China’s Yangtze River dries up in scorching temperatures – The Washington Post

Suspension

China is experiencing its worst drought ever as rising temperatures dry up key parts of the Yangtze River, destroying crops and reducing drinking water supplies in some rural communities.

The authorities said the hardest-hit areas were in China’s central and southern provinces, where a prolonged heat wave exacerbated drought conditions.

Chinese officials this week announced what they said were several new measures to help cushion the impact, including financial aid, cloud seeding and the closure of some energy-intensive industries.

China closes factories and fortifies electricity due to the heat wave that is stifling the economy

In central China’s Hubei, authorities said they would plant clouds to stimulate new rains after 4.2 million people were found to have been affected by the drought. The southwestern province of Sichuan, which relies heavily on hydropower, also ordered factories in 19 cities and counties to halt operations until Saturday to conserve electricity for the public.

The temperature in a nearby area hit 45 degrees Celsius, or 113 Fahrenheit, according to the China Meteorological Administration. He said Thursday. The Finance Ministry also pledged this week to distribute about $44 million in disaster relief to affected communities.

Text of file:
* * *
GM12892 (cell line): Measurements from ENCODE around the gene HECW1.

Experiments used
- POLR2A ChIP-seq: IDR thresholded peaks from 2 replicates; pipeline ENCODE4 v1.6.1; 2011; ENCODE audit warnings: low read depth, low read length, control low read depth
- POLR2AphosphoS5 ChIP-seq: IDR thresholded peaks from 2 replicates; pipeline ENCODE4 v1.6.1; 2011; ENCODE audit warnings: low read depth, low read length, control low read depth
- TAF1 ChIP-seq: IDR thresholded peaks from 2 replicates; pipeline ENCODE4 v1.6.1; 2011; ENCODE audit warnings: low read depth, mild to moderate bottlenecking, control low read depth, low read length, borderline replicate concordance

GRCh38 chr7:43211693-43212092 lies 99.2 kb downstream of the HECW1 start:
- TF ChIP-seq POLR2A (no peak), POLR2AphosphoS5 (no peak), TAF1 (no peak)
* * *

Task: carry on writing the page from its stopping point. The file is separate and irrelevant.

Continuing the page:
The crisis comes after years of experts warning that China, the world’s largest emitter of carbon dioxide, will face severe weather events as a result. Beijing has positioned itself as a leading force in tackling climate change, but it has also continued to build coal-fired power plants that produce carbon dioxide, mercury, and other harmful emissions.

Jin Xiandong, a spokesman for the National Development and Reform Commission, said on Tuesday that the shortage of hydropower production has led to an increase in the country. Reliance on coal.

The Three Gorges Dam, China’s largest hydropower project, said it will increase water drainage in the coming days to help downstream basins, Reuters mentioned.

Summer floods and heat waves in China are fueling climate change plans

In Hubei, the provincial emergency department also said this week that nearly 400,000 hectares of crops have already been damaged and more than 150,000 people now have limited access to drinking water. The local government will also attempt to seed clouds, a process that involves shooting silver iodide rods into the sky to start new rain.

But in some areas along the Yangtze, cloud coverage seemed too weak for sowing, CNN mentioned.

China has practiced weather manipulation in the past, including at the 2008 Beijing Olympics when 21 government stations Rockets were fired into clouds over Bird’s Nest’s outdoor stadium to stop rainfall during the opening ceremonies.

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